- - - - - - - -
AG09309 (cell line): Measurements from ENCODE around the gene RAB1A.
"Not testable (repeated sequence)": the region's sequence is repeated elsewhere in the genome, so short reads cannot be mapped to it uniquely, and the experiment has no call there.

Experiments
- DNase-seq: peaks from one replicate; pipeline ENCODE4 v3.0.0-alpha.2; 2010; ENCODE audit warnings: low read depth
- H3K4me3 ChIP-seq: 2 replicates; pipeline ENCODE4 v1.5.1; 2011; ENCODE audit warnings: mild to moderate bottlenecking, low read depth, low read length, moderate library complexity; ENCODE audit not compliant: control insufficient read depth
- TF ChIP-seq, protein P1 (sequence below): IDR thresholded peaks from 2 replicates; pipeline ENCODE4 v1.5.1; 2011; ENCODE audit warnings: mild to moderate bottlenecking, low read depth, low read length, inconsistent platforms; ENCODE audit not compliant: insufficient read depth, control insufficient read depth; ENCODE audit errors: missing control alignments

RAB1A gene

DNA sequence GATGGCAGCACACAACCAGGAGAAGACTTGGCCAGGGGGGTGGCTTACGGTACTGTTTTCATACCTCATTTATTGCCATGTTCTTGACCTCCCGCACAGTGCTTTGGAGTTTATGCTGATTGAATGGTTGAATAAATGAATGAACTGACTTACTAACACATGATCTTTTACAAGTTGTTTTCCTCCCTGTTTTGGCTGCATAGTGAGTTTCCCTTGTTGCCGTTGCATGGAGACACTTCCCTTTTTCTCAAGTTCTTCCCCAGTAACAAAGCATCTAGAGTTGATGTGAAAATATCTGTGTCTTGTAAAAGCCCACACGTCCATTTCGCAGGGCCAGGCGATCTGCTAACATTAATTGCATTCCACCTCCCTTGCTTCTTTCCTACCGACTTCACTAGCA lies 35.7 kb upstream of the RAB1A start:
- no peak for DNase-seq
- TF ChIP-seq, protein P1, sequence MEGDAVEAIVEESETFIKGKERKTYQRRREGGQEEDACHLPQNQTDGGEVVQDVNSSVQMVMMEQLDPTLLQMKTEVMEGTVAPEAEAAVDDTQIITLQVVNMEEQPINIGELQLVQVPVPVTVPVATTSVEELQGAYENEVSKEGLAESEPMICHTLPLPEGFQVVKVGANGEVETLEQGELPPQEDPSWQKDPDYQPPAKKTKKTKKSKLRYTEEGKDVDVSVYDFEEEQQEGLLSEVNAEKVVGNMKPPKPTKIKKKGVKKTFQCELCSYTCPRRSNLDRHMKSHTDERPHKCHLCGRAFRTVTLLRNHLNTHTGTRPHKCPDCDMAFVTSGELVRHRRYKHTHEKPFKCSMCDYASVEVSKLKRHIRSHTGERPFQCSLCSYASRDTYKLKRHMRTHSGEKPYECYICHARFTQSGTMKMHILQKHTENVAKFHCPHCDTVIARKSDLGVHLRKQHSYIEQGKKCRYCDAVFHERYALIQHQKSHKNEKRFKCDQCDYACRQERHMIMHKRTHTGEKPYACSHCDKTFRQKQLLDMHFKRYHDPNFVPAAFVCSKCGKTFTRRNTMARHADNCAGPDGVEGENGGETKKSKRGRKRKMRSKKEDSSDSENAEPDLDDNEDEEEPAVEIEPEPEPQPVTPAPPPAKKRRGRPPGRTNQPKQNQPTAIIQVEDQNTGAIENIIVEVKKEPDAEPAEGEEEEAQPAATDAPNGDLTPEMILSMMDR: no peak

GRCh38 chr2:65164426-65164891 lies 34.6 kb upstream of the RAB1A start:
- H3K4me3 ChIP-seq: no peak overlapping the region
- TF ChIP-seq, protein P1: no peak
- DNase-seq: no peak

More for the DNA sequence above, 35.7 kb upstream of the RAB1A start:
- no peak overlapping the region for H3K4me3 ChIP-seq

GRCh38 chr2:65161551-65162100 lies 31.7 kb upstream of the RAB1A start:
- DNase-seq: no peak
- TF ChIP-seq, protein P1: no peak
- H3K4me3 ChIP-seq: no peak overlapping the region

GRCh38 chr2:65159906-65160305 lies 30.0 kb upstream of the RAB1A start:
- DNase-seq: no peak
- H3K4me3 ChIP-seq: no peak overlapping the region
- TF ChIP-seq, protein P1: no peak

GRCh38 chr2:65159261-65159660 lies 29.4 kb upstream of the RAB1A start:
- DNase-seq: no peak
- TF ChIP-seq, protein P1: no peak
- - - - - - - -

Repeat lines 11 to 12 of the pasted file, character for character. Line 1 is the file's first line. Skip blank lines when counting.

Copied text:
GRCh38 chr2:65164426-65164891 lies 34.6 kb upstream of the RAB1A start:
- H3K4me3 ChIP-seq: no peak overlapping the region